Gratitude is one way to ensure that life is always experienced in the positive. It’s a choice that takes practice and as such, is a skill that can be taught.
I believe that learning the basics of good old fashioned “please” and “thank you” is the foundation for learning gratitude. When you have to say thank you for everything, you teach yourself to be grateful for everything.
So, we start early with our kids by teaching them “ta”. Our eldest, Tyson, took to saying “Ta” much more quickly and easily than the twins have. In fact, “ta” was one of his first words and he still, at four, is great with saying thank you.
It wasn’t an easy road though. We taught Tyson that each time he was given something, he should say, “Ta”. When he wanted some item, he needed to point and say, “Ta”.
He picked this up pretty well, but soon we noticed that maybe the lesson he was absorbing wasn’t what we were teaching. We thought we were teaching him manners. He thought he was learning the key to getting anything he wanted.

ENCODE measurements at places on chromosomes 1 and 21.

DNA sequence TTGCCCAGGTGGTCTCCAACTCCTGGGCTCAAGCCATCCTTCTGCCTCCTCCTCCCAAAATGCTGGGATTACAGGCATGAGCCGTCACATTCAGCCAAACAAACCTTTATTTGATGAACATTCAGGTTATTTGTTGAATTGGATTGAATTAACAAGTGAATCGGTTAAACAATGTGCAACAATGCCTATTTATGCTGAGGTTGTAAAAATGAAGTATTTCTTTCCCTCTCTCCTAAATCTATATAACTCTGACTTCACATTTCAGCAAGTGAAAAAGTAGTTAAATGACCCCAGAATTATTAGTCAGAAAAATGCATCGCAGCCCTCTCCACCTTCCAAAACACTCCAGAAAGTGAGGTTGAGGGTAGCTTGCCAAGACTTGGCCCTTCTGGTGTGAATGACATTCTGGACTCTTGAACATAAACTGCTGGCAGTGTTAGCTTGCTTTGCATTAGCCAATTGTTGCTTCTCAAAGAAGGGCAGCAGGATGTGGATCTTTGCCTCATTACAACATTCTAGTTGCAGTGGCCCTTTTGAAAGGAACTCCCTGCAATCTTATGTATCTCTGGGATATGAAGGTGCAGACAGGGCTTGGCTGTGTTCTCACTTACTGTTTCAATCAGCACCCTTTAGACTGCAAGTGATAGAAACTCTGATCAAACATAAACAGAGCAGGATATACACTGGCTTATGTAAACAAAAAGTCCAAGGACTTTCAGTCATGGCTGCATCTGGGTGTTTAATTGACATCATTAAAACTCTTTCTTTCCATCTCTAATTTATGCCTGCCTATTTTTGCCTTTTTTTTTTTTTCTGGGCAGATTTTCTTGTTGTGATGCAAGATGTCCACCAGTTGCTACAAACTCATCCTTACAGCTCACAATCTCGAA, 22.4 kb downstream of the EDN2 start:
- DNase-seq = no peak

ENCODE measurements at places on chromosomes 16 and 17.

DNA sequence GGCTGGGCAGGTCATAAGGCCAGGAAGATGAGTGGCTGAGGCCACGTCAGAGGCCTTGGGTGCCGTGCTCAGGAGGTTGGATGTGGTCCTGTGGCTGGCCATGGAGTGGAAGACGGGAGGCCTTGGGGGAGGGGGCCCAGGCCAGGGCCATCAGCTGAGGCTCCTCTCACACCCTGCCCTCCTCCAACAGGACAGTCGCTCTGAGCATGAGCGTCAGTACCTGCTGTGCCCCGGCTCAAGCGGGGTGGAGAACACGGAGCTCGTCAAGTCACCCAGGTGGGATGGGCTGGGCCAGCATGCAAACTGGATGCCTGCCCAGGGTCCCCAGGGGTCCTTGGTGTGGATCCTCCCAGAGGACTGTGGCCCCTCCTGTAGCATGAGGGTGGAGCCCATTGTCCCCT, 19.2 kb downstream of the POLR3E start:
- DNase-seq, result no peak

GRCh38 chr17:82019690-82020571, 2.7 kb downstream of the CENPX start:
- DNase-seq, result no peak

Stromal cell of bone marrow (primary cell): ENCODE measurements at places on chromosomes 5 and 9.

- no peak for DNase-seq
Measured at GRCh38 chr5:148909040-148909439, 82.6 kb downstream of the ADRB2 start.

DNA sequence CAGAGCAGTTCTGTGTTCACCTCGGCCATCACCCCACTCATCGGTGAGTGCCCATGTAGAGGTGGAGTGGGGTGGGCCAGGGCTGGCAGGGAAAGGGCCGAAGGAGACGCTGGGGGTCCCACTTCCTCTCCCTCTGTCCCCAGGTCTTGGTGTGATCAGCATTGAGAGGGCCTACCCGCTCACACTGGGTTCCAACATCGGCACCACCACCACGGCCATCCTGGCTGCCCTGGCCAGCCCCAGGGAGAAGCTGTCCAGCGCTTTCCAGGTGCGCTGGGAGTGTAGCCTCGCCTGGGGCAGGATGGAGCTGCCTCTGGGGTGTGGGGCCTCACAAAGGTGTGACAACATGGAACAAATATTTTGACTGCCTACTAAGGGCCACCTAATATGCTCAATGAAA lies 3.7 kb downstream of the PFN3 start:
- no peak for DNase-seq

It started fairly innocently. He’d point to something he wanted and say, “Ta?” If he didn’t get what he wanted, he’d put on a cute face and, well, we all know it’s hard to say no to the cute face.
But, soon he started asking for things that he really couldn’t have, just because we had it: the iPhone, some raw meat, cleaning products, sharp knives…
So the exchange would follow:
Me: “No, Tyson”
Me: “I said no, Tyson, you can’t have it”
Tyson: “Ta? Ta? Ta? TA? TAA? TAA? TAAAA? TAAAA? TAAAAAAAAA??????”
It’s hard to describe. If you haven’t experienced it, then you need to see it to believe it.
Click on the video to see a visual example of what we affectionately called, “The Ta Tantrum”, by my husband, radio host and comedian Luke Holt.
And with that, we began our next parental lesson: “Learning to Say No In Tough Circumstances” also known as “Surviving Tantrums 101”.